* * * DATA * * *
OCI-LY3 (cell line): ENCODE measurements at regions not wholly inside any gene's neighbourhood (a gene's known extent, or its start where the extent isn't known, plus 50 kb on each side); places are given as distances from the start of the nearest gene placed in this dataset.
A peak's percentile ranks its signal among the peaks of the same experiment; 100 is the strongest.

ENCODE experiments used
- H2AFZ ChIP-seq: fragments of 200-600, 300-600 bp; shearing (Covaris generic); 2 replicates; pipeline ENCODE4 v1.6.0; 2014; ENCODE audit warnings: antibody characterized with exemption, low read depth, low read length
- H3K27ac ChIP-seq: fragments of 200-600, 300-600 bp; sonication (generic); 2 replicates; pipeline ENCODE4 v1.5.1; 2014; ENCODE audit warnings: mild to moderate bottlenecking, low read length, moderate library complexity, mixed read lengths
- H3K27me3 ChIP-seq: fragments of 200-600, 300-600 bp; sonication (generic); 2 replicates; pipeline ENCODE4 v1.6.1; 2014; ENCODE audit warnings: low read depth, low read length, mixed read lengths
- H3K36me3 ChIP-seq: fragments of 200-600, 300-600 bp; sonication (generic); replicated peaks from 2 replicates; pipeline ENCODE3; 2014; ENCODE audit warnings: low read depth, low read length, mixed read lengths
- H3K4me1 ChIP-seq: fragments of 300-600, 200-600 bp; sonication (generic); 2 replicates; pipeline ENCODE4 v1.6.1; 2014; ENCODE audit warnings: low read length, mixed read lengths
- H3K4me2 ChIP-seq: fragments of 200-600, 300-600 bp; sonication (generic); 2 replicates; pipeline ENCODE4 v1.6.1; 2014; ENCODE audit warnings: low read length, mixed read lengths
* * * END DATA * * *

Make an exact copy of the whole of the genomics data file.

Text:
OCI-LY3 (cell line): ENCODE measurements at regions not wholly inside any gene's neighbourhood (a gene's known extent, or its start where the extent isn't known, plus 50 kb on each side); places are given as distances from the start of the nearest gene placed in this dataset.
A peak's percentile ranks its signal among the peaks of the same experiment; 100 is the strongest.

ENCODE experiments used
- H2AFZ ChIP-seq: fragments of 200-600, 300-600 bp; shearing (Covaris generic); 2 replicates; pipeline ENCODE4 v1.6.0; 2014; ENCODE audit warnings: antibody characterized with exemption, low read depth, low read length
- H3K27ac ChIP-seq: fragments of 200-600, 300-600 bp; sonication (generic); 2 replicates; pipeline ENCODE4 v1.5.1; 2014; ENCODE audit warnings: mild to moderate bottlenecking, low read length, moderate library complexity, mixed read lengths
- H3K27me3 ChIP-seq: fragments of 200-600, 300-600 bp; sonication (generic); 2 replicates; pipeline ENCODE4 v1.6.1; 2014; ENCODE audit warnings: low read depth, low read length, mixed read lengths
- H3K36me3 ChIP-seq: fragments of 200-600, 300-600 bp; sonication (generic); replicated peaks from 2 replicates; pipeline ENCODE3; 2014; ENCODE audit warnings: low read depth, low read length, mixed read lengths
- H3K4me1 ChIP-seq: fragments of 300-600, 200-600 bp; sonication (generic); 2 replicates; pipeline ENCODE4 v1.6.1; 2014; ENCODE audit warnings: low read length, mixed read lengths
- H3K4me2 ChIP-seq: fragments of 200-600, 300-600 bp; sonication (generic); 2 replicates; pipeline ENCODE4 v1.6.1; 2014; ENCODE audit warnings: low read length, mixed read lengths